Director of Admissions and Financial Aid Mike Broderick attributed this year’s enrollment drop to last year’s financial crisis. He’s one of the school’s new staff members.
“They wanted us to tighten up admissions and really sell the school and rebrand,” he said.
Broderick said NSA’s numbers have come up since he started there in mid-July, coming from a school in Western New York.
“But now at least we’re covering budget,” he said. “The school now is on solid financial footing. If it weren’t, I would’ve stayed in Buffalo.”
The school is adding some new teams and plans to rebuild its skiing program, Broderick said.
Lake Placid’s Northwood School has 173 students, the same as last year and similar to what the private high school has had over the last few years.
North Country School, a grade-4-to-9 boarding school where students do farm chores on top of their studies and activities, is also holding steady in enrollment. This year it has 85 students, down slightly from last year’s 87. It had 94 students in the 2009-10 school year.
The area’s two Catholic schools are seeing slight increases in enrollment. In Saranac Lake, St. Bernard’s Catholic elementary school has 53 students this year, up from 51 at the beginning of last year.
St. Bernard’s will have one of the biggest kindergarten classes it’s seen in years, according to Principal Ray Dora – 20 kids, well above last year’s class of eight and the biggest it’s seen in about 10 years. The school will have two kindergarten classes this year.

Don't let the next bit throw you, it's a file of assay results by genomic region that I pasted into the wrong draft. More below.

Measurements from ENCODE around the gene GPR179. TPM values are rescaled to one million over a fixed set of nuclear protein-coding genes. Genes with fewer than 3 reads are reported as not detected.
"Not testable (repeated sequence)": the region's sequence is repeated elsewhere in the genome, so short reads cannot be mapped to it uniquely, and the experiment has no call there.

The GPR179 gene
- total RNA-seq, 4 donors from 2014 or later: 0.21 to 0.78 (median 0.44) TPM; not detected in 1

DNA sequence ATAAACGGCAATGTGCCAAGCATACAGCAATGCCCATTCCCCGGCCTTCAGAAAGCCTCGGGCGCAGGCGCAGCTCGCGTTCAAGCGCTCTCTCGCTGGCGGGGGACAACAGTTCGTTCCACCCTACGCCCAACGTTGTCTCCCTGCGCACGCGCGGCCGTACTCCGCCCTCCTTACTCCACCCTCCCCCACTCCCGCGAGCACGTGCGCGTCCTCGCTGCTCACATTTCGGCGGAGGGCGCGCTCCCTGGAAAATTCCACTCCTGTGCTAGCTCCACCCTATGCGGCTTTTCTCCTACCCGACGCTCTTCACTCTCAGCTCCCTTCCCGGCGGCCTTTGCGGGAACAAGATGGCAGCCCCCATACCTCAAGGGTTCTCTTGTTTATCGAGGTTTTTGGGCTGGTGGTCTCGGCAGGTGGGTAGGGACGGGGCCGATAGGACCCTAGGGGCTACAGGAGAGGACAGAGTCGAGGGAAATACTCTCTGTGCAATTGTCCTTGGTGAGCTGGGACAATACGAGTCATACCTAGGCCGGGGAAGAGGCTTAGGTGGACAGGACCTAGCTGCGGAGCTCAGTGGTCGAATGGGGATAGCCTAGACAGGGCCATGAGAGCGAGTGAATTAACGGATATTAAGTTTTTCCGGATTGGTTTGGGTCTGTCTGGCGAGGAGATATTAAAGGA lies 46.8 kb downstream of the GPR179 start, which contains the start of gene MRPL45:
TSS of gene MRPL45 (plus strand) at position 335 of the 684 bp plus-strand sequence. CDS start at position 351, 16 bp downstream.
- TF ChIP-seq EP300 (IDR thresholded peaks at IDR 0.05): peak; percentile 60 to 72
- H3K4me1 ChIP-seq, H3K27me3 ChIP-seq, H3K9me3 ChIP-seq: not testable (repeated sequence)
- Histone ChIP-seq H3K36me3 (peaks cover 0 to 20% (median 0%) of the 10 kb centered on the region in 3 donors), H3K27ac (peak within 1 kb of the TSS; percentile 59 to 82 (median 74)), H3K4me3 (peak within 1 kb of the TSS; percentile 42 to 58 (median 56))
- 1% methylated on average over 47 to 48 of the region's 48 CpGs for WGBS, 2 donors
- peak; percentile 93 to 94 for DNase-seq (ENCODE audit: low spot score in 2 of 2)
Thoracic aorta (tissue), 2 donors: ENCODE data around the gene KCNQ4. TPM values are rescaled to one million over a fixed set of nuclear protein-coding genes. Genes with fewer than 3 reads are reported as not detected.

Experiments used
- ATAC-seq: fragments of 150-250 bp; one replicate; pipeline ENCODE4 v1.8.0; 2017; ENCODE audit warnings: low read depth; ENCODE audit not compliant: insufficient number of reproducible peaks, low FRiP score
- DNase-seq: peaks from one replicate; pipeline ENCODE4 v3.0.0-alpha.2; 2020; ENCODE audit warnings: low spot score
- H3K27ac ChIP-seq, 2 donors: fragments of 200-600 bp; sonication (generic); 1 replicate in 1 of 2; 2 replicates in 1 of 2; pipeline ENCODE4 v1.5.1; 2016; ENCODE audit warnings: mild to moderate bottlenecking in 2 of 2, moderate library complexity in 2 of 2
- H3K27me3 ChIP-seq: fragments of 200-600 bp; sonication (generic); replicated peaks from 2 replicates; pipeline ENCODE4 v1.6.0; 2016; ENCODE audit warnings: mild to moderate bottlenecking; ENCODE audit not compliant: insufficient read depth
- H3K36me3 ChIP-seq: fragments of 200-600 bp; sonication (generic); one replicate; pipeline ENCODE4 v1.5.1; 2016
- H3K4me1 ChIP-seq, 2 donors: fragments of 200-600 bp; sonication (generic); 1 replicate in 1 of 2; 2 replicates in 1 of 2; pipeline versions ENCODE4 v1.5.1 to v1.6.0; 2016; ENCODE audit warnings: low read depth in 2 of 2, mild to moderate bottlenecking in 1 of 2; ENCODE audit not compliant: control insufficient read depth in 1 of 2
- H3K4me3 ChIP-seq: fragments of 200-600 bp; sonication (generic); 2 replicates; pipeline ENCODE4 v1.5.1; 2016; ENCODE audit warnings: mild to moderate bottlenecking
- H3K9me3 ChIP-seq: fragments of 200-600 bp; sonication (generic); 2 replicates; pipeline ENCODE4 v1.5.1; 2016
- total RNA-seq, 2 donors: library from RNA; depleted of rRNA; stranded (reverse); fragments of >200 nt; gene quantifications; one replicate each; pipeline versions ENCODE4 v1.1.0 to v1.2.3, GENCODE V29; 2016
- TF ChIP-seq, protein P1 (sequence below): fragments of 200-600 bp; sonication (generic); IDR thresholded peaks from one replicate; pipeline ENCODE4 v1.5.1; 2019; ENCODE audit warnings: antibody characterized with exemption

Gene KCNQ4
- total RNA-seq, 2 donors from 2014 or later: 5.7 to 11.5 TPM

Dora couldn’t pinpoint one specific reason why kindergarten enrollment was so high this year.
“It seems to be a large number of them are young families and new families to the school,” he said.
Meanwhile, the school lost a few students in grades 1 to 5. Grades 3 and 4 will share a main teacher, although they’ll be separated for math, reading, social studies and religion.
Enrollment at St. Agnes School in Lake Placid continues to edge upward. The school, not including its robust preschool program, has 31 students in kindergarten through third grade, up from 26 three years ago when it dropped grades 4 and 5.
Tri-Lakes school enrollment by the numbers
Saranac Lake Central School District
Tupper Lake Central School District
Lake Placid Central School District
Keene Central School
St. Bernard’s School
(Catholic, Saranac Lake, K-5)
St. Agnes School
(Catholic, Lake Placid)
2013-14: 31 K-3 (91 with preschool)
2012-13: 29 K-3 (83 with preschool)
2011-12: 26 K-3 (69 with preschool)
2010-11: 28 K-5 (66 with preschool)
2009-10: about 40 K-5
Northern Lights School
(Waldorf, Saranac Lake)
2013-14: 21 K-3 (38 with preschool)
2012-13: 11 K-2 (21 with preschool)
2011-12: 14 K-1 (32 with preschool)
2010-11: 10 K (33 with preschool)
2009-10: 17 K-3 (33 with preschool)
North Country School
(Private, Lake Placid, 4-9)
(Private, Lake Placid, 9-12)
National Sports Academy
(Private, Lake Placid, 8-12 and post-graduates)
Mountain Lake Academy
(Behaviorally challenged males, Lake Placid, age 12-21)